In Denver Public Schools, supporting the “whole child” includes supporting children’s parents.
The district’s Center for Family Opportunity, funded through a collaboration with the Mile High United Way and run with a variety of local partners, offers parents financial coaching, career development services, English classes, paraprofessional training, citizenship classes, GED classes, and early learning and language literacy supports for parents with children younger than 3.
Lindsay McNicholas, director of adult and youth services at Denver Public Schools’ Office of Family and Community Engagement, oversees the Center for Family Opportunity, which is based at College View Elementary School on the city’s southwest side. This area of Denver is primarily low-income and a key source of participants for the center’s programming — 65% of them, in fact — but anyone over the age of 18 in the entire Denver metro area is eligible for the free classes, and people come as far as the far northeast side.
McNicholas says the commitment to improving family stability has a direct impact on students in the public schools.
“That instability trickles down to kids,” McNicholas said. If parents are stressed out about housing, money, immigration status or work, it impairs their children’s ability to succeed in the classroom.
That’s the logic behind the Center for Family Opportunity. By focusing on the family unit as a whole, Denver Public Schools leaders and their partners hope to address intergenerational poverty. Connecting parents with stable employment, stable housing and continuing education opportunities is expected to give kids room to thrive in and out of school.
“That’s the key,” McNicholas said. “We need parents to be stable so they can help support their kiddos through their education and alongside the school administration.”
The “community schools” model has become increasingly popular as policymakers and education officials recognize the limits of a school’s sphere of influence. Schools can’t overcome all the barriers presented by family and neighborhood poverty and violence. They can, however, be a home base for broad-based initiatives that cluster supports for entire families and aim to break cycles of poverty.
This work is more important than ever. At a time when family income is becoming even more predictive of student achievement, educational attainment is arguably most influential for social mobility. And it tends to fall to schools to help students overcome their odds.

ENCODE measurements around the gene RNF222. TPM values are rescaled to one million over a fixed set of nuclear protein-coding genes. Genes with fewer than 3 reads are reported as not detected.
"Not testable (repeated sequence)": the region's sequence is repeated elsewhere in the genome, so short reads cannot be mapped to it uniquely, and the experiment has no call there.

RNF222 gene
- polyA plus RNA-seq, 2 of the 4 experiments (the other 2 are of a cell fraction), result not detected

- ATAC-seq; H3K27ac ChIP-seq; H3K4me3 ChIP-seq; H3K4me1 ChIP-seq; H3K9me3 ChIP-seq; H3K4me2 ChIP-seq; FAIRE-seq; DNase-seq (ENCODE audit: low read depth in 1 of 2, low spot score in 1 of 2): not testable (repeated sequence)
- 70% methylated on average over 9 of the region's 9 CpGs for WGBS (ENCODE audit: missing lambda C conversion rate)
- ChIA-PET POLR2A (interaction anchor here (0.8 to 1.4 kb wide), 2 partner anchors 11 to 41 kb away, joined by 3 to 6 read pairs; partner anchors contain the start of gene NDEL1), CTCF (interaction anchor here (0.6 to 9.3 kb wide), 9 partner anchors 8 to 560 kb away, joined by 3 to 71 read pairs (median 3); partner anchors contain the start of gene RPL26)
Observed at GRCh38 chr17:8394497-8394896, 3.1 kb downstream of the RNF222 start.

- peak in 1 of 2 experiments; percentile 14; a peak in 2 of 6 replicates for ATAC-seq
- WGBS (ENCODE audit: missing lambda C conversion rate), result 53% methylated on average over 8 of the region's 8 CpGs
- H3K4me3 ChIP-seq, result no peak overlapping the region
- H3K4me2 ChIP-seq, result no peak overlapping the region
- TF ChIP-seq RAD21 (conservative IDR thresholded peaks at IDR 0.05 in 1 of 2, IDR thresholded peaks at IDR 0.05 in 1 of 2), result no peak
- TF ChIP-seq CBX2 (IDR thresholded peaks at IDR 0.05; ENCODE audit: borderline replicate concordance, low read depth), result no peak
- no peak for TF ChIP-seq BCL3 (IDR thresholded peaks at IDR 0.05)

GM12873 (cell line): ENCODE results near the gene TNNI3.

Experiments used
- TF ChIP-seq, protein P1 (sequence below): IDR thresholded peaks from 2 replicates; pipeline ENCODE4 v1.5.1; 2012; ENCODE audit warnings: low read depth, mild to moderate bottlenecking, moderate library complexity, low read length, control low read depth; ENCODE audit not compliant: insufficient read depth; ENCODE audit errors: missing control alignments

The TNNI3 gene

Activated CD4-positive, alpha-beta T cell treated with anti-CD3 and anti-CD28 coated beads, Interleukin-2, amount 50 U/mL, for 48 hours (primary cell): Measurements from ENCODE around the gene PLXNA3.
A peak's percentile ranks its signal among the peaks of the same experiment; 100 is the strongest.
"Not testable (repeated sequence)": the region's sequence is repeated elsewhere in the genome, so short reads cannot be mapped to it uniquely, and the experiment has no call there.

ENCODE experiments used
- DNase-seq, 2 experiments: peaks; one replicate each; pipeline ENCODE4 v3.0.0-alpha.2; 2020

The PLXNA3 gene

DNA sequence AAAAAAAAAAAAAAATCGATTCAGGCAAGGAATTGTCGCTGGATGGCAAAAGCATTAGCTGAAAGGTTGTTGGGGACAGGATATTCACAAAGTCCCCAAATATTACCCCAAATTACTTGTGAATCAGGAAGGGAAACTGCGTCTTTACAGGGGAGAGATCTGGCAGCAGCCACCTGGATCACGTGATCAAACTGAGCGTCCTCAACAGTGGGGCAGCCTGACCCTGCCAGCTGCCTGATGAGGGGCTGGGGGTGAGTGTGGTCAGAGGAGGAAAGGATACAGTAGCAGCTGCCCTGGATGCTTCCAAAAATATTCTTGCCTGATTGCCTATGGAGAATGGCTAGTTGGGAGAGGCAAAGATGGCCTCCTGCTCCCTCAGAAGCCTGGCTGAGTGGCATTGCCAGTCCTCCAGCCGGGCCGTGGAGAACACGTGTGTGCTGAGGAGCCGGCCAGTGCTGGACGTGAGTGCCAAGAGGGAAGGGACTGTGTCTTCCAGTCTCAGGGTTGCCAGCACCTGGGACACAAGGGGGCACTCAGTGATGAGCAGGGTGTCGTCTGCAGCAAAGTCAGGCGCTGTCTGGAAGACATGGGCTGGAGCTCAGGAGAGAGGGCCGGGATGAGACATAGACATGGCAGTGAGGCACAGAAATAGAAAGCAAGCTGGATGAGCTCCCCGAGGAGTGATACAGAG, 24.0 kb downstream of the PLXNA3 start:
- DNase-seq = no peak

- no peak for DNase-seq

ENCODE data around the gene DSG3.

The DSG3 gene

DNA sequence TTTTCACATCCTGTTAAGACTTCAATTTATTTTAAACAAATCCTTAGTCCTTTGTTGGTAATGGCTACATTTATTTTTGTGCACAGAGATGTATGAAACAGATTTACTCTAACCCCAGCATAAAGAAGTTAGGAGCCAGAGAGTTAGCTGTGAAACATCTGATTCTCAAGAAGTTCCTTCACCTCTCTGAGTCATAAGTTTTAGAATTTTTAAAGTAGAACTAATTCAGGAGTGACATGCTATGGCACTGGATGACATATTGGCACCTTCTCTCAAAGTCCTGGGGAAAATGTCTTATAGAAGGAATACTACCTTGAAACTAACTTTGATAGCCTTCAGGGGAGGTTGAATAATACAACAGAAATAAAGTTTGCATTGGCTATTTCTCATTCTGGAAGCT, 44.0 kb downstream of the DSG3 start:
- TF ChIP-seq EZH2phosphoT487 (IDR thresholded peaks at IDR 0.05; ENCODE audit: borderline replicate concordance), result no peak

Some communities have tried to cluster services to make it easier for families to improve their lots, but in Denver, McNicholas said basing the effort at a school has been a high priority. As the district looks to expand the Center for Family Opportunity, it is only looking for additional locations in schools. There students can see their parents setting goals and accomplishing them, parents can be involved more directly with their children’s academic work, and families can build community among each other.
Already attendance is up at College View Elementary School where, if parents are going to class, kids are, too. And the school, as a whole, has also gone from the lowest of five levels in the district’s rating system to the second, which means it is now meeting expectations.
Programs are held every day, both during school and in the evening. Childcare is always offered so parents with young children can still attend. And staff members encourage bundling services. If parents come into the center seeking English classes, they are encouraged to consider career development or parenting classes, too.
And the career development focus has benefited both parents as well as the district. New pipelines have been built up between the center and Human Resources, especially in departments that hire large numbers of people every year like transportation, facilities management, and food and nutrition services.
Nestora Duran is one beneficiary of the hiring pipeline. After taking classes at the Center for Family Opportunity, she got hired to work in the kitchen at the Bruce Randolph School in Denver Public Schools.
“Thanks to the CFO we are more financially stable now,” Duran said. “I am less stressed and I’m happier. We are at a higher economic level.”
The district has also been able to hire paraprofessionals from the parent pool, benefiting from their knowledge of multiple languages.
So far about 950 people have been served in three years of operations and 460 of them were served this year. As the center expands its outreach efforts and word-of-mouth increases demand, McNicholas and her team are looking ahead to a possible second location. Like most initiatives, expansion will depend on finding the funding to support it.